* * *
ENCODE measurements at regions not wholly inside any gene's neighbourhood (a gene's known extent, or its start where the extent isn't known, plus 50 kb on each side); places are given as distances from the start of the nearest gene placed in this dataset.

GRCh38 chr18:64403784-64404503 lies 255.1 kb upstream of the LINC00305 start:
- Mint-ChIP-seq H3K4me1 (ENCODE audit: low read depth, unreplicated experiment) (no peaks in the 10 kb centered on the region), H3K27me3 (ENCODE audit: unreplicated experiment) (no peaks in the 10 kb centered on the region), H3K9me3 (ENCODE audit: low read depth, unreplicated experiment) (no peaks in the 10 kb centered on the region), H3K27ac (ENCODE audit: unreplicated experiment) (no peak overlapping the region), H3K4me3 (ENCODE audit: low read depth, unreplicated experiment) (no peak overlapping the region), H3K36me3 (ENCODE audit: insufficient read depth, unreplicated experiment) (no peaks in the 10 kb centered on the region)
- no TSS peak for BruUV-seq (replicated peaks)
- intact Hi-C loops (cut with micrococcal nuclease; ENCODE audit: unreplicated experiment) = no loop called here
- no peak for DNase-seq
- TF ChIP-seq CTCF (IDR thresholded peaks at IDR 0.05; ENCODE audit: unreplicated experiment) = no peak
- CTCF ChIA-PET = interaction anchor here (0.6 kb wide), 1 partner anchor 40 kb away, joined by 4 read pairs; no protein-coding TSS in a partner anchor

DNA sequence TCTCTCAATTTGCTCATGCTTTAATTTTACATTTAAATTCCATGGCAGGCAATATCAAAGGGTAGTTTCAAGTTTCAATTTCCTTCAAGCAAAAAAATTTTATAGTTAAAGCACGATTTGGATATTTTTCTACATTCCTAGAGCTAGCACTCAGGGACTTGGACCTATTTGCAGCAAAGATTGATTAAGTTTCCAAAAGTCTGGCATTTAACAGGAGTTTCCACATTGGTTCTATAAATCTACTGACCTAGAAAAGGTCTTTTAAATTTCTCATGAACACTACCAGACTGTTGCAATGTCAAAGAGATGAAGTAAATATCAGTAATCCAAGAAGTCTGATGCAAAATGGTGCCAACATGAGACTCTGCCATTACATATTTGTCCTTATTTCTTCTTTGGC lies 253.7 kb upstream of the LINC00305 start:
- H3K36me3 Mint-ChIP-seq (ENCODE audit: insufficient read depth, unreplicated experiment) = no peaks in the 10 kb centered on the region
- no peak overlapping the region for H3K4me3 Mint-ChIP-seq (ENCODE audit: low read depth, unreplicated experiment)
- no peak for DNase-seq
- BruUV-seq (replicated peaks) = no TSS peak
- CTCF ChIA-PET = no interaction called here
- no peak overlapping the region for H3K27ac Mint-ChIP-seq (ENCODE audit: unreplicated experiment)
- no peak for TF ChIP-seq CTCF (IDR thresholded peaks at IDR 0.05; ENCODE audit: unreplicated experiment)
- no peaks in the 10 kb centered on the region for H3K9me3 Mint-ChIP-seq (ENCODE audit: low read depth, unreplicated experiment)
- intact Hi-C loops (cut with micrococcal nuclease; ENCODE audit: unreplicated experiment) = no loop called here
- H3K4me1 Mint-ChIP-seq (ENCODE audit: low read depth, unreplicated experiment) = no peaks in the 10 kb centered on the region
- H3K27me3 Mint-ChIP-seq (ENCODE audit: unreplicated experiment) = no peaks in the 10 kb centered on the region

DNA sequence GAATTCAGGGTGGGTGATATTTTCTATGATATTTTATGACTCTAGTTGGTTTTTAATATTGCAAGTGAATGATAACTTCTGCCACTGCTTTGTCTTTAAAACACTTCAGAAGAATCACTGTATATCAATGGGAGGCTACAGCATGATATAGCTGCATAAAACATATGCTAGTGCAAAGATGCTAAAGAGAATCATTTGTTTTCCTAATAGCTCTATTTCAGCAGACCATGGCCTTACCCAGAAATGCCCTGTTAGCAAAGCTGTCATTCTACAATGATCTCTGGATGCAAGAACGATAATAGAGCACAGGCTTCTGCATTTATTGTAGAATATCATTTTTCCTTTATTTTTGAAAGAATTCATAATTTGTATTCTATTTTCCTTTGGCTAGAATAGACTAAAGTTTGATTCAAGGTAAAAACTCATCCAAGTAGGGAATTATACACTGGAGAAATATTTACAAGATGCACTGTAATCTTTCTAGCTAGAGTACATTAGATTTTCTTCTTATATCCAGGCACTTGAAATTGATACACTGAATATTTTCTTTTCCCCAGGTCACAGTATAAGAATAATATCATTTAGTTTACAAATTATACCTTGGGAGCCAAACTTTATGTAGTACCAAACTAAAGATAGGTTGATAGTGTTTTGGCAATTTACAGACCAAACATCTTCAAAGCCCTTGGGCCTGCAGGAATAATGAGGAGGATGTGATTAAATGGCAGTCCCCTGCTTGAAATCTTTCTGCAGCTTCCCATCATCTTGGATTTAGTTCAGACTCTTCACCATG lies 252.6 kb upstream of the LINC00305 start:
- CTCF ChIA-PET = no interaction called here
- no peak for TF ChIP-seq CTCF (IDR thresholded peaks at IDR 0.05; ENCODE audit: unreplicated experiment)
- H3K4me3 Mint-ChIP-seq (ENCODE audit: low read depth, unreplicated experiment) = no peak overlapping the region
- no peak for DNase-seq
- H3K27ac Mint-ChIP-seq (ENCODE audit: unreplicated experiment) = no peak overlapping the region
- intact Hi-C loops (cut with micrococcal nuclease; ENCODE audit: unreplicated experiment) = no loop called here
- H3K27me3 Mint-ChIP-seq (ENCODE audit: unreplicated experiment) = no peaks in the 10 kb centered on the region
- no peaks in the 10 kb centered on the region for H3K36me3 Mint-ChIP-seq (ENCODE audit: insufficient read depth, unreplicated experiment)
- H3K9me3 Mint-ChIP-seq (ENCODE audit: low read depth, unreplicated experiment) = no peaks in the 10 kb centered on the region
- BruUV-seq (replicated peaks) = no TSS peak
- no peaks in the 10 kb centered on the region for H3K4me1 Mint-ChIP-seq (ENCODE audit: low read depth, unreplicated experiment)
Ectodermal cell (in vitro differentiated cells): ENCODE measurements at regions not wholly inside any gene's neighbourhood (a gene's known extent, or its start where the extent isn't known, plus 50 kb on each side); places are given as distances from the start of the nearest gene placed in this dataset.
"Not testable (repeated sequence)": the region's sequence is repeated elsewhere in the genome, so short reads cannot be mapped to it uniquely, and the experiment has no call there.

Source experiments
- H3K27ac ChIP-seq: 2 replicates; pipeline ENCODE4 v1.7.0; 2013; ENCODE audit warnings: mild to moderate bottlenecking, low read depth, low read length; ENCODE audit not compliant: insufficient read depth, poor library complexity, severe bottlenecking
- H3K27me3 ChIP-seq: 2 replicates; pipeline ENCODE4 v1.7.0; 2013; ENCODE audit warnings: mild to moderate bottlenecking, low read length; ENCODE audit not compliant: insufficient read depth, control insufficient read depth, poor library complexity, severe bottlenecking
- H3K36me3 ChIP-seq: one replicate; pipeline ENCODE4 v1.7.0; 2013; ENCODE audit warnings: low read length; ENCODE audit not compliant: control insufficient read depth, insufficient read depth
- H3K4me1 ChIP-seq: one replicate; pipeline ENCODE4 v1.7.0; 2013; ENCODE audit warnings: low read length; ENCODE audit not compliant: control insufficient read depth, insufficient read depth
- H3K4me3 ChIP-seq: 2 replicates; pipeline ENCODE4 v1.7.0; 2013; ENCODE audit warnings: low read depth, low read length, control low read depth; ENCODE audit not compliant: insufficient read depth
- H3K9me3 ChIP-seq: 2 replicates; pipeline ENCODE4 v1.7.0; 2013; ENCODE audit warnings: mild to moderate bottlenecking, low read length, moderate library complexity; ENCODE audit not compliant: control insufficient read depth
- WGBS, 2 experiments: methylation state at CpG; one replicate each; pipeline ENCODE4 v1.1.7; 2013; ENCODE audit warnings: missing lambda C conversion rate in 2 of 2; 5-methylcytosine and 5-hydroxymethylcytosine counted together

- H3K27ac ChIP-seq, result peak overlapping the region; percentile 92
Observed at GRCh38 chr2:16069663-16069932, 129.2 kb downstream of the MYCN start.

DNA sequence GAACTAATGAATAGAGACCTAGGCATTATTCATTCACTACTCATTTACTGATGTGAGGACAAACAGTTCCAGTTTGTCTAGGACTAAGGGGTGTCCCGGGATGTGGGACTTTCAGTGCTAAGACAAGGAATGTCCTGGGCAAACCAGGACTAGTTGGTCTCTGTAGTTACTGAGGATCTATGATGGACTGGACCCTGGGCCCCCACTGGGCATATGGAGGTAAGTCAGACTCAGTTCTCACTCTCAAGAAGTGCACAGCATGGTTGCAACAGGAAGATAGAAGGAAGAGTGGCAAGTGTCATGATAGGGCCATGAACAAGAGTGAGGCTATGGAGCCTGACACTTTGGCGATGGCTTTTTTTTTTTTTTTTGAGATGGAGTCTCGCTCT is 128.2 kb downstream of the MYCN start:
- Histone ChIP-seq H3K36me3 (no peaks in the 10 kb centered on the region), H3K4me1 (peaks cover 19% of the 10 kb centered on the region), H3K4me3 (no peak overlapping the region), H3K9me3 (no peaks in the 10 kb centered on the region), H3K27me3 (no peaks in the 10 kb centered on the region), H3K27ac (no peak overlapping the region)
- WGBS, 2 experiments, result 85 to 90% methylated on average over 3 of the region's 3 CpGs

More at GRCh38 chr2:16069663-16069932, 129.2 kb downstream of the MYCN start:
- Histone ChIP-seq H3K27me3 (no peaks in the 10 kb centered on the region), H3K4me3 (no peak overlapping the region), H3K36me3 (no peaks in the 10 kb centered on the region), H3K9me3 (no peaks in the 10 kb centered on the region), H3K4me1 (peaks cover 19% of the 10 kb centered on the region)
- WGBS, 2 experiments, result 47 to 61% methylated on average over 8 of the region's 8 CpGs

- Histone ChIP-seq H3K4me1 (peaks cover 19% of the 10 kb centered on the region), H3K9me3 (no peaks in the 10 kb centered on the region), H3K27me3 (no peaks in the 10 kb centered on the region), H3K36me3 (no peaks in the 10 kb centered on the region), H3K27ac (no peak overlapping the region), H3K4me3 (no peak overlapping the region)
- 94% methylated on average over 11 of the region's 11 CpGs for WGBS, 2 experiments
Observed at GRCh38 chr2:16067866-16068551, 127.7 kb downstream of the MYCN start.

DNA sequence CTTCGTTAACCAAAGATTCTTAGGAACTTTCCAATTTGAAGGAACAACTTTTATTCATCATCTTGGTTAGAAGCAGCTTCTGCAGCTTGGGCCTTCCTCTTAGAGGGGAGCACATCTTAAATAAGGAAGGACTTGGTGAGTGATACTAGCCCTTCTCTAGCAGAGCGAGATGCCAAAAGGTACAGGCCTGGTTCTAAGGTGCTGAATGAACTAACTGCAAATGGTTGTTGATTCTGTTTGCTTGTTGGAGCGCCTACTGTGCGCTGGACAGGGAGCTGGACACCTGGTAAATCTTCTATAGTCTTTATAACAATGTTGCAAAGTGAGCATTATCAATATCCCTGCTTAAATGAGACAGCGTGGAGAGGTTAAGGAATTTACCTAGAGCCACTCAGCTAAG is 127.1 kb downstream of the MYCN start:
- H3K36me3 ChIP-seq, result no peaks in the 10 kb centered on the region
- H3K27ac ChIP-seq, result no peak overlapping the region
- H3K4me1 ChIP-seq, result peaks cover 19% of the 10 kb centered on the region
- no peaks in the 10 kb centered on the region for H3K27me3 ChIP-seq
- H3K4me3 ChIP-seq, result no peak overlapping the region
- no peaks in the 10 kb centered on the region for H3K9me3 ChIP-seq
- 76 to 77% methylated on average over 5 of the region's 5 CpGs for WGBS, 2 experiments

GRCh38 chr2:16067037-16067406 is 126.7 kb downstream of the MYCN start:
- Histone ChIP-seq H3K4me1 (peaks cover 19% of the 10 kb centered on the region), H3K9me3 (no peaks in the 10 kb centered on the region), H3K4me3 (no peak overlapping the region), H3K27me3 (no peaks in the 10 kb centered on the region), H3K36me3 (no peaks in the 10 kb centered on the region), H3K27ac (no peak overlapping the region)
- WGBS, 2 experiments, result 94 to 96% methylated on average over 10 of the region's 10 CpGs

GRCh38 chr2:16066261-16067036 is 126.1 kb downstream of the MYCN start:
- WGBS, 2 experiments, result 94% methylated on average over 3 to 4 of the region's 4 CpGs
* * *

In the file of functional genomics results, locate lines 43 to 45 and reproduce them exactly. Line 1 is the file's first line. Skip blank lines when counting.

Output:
- H3K27ac ChIP-seq, result peak overlapping the region; percentile 92
Observed at GRCh38 chr2:16069663-16069932, 129.2 kb downstream of the MYCN start.

DNA sequence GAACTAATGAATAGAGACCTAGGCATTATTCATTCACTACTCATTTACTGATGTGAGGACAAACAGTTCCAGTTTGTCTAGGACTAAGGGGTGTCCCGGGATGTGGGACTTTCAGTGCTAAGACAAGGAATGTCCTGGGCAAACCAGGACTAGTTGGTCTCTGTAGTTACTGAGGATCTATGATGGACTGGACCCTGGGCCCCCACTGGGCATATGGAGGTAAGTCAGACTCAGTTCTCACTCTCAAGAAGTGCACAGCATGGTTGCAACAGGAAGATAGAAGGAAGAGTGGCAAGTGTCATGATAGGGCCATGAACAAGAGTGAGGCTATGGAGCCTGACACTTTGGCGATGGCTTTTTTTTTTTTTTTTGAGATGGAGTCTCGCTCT is 128.2 kb downstream of the MYCN start: